Football News

Black Lives Matter: The cause footballers are taking the knee for, from Marcus Thuram to Mario Balotelli

By Squawka News

Black Lives Matter in football

Published: 12:15, 3 June 2020 | Updated: 14:45, 4 June 2020

On May 25, George Floyd, a 46-year-old African-American man, died in police custody in Minneapolis. His death has so far led to a murder charge against one of the officers involved.

He was unarmed, clearly distressed and alerting officers to the fact he could not breathe as he lay handcuffed and face-down in the street, at one point pinned by three officers applying pressure to his neck, torso and legs. Yet, footage shows the since-fired police officer Derek Chauvin continued to hold his knee over George Floyd’s neck. According to the criminal complaint, he did so for more than eight minutes.


  • Since George Floyd’s death, another black man named David McAtee has died after he was shot by Louisville police.
  • A report by the US Department of Justice in October 2018 found that “when police initiated the contact, blacks (5.2 percent) and Hispanics (5.1 percent) were more likely to experience the threat or use of physical force than whites (2.4 percent).”
  • According to official US Census Bureau figures, African-Americans made up 13.4% of the population but accounted for 23.4% of the 1,004 fatal shootings by police in 2019.
  • In the UK, figures released in 2018 suggested the London Metropolitan Police were four times more likely to use force against black people than against white people.

Chauvin, a 44-year-old white man, has been charged with third-degree murder and second-degree manslaughter. The Floyd family’s lawyer has called for a charge of first-degree murder and the arrest of the other three officers who were fired along with Chauvin in the immediate aftermath of the incident.

The level of outrage among the black community and others who stand against systemic racial injustice has been expressed in protests across the US. Black Lives Matter marches are also taking place worldwide and the tragedy has been met by gestures of solidarity in top-level football.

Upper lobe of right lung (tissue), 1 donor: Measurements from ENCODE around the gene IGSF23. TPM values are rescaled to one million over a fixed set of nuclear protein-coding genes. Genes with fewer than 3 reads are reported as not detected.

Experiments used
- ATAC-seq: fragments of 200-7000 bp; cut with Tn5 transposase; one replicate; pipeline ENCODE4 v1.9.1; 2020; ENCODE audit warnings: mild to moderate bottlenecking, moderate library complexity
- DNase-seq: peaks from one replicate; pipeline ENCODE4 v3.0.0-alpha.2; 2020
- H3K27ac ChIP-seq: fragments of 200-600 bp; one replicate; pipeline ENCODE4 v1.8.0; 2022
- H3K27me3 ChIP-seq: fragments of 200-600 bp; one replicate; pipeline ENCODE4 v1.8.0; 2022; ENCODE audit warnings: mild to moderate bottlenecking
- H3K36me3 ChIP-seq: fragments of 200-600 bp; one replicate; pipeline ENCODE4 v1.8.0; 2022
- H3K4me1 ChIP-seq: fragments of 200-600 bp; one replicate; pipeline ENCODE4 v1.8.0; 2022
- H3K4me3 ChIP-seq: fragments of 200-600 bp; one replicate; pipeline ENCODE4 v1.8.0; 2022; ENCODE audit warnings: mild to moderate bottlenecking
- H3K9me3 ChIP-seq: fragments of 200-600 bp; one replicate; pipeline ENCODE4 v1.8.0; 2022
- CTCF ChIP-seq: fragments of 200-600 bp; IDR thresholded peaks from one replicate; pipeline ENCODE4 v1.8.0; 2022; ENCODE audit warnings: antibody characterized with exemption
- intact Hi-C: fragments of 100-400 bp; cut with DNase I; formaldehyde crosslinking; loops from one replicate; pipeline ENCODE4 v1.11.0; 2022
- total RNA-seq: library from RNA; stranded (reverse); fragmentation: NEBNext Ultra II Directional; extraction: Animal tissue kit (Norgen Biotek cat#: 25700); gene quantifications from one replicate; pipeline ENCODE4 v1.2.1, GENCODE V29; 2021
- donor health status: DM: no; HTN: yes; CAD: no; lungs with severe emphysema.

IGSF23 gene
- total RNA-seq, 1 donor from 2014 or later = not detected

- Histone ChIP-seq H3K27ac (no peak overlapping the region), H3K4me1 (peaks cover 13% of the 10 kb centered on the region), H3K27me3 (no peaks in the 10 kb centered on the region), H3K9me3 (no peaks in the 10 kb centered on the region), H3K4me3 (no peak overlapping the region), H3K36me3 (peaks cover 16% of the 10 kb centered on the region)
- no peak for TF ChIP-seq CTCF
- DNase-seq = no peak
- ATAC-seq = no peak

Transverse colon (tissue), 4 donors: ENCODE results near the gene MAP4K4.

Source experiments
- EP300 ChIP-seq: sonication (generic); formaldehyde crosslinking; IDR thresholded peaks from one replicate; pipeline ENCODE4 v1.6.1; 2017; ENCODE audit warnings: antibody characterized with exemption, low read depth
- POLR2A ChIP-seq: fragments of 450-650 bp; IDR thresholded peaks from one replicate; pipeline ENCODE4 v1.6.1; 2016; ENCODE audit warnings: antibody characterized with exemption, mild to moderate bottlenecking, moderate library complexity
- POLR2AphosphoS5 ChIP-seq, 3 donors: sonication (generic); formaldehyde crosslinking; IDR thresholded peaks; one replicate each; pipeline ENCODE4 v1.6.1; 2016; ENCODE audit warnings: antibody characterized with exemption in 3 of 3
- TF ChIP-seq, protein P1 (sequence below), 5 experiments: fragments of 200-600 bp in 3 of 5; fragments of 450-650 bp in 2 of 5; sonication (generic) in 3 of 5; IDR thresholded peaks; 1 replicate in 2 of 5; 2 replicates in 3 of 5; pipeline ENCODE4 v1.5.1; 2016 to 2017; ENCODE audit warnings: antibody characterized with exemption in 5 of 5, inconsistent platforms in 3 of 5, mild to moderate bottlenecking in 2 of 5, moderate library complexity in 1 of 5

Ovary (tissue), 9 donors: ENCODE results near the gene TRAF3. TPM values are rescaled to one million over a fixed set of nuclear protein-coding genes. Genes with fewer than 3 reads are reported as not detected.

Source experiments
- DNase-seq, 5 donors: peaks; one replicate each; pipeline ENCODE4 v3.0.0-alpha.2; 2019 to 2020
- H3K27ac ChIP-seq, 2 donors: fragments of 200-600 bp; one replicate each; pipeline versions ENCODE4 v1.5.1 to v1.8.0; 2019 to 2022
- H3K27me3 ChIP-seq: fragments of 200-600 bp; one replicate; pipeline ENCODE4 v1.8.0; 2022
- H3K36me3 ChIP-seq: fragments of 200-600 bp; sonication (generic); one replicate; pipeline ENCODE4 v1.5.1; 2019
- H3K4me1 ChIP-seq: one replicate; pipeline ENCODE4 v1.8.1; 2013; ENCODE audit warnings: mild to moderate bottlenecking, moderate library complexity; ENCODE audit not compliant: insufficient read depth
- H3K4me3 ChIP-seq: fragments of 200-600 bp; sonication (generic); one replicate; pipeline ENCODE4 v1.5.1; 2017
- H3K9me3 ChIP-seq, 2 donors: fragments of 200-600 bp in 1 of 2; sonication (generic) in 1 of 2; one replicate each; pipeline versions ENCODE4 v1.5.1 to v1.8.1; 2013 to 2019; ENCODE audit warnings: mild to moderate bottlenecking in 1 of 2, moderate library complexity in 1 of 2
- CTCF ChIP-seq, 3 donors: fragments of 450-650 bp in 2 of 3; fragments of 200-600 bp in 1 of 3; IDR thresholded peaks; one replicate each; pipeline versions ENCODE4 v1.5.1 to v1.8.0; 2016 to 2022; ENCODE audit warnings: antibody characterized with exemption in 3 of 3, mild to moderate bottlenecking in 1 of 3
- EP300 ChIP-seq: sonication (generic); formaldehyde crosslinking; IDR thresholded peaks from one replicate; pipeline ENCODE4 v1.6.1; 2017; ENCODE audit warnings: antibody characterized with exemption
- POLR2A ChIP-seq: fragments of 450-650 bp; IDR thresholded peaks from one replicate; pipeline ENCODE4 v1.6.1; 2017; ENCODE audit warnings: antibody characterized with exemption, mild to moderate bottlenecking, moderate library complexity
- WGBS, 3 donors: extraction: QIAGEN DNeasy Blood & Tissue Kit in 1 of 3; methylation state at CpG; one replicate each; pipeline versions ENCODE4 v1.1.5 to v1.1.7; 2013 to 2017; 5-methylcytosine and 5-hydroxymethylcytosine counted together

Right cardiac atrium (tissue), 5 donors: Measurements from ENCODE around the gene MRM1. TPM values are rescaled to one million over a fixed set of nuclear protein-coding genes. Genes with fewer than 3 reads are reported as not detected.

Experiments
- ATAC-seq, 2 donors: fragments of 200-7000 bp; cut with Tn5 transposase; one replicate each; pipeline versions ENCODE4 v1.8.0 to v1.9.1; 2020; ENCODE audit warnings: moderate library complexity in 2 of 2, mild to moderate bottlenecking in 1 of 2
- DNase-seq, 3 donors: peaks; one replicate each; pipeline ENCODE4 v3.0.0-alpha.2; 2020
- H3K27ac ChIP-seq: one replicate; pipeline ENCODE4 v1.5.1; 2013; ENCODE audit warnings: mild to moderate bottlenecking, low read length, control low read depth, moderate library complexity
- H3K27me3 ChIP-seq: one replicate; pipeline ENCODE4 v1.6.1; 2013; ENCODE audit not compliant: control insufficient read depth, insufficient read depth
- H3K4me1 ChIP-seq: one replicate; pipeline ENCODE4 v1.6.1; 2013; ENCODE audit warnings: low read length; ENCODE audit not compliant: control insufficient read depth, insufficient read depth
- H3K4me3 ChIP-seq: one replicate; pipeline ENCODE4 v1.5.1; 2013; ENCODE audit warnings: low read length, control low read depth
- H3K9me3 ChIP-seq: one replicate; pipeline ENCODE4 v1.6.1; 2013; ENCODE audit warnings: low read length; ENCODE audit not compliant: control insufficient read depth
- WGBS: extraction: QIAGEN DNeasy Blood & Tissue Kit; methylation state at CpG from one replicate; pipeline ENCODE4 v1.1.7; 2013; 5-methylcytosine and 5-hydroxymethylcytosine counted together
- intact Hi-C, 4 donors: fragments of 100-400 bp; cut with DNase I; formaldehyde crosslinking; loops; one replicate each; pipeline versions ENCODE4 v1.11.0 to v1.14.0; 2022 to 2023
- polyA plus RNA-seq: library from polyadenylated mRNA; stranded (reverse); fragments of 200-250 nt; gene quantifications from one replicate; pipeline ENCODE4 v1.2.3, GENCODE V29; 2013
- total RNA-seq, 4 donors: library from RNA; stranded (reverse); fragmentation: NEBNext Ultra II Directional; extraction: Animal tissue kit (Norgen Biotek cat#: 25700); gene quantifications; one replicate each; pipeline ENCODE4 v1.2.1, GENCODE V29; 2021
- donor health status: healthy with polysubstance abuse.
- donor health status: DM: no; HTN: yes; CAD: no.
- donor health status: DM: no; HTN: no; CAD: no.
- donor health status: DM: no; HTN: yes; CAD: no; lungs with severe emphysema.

Justice For George Floyd

In the Bundesliga on Saturday, Schalke and USA midfielder Weston McKennie wore the message ‘Justice for George’ on his captain’s armband. A day later, Jadon Sancho and Achraf Hakimi both revealed the same text on undershirts after each scored in Borussia Dortmund‘s win against Paderborn.

McKennie said after the game that he was asked to remove the message by the referee.

“I was like, ‘I’m not taking it off’,” he told Forbes.

“There’s a rule in the league that you can’t make political statements. But I mean, if you really, really look at this as a political statement, then I don’t know what to tell you.

“The league and everyone [in soccer] always preaches ‘say no to racism’. So I didn’t think that there would be a problem. If I have to take the consequences to express my opinion, to express my feelings, to stand up for what I believe in, then that’s something that I have to do.”

Because the death of George Floyd is the latest tragic example illustrating a broader issue, there were other associated acts of protest invoked during the latest Bundesliga gameweek. After scoring for Borussia Monchengladbach against Union Berlin, Marcus Thuram went down on one knee and bowed his head.

Fifa’s Laws of the Game prohibits players from displaying “political, religious, personal slogans, statement[s] or images, or advertising other than the manufacturer logo” during matches and the German Football Association said it will investigate the cases involving Hakimi, McKennie and Sancho.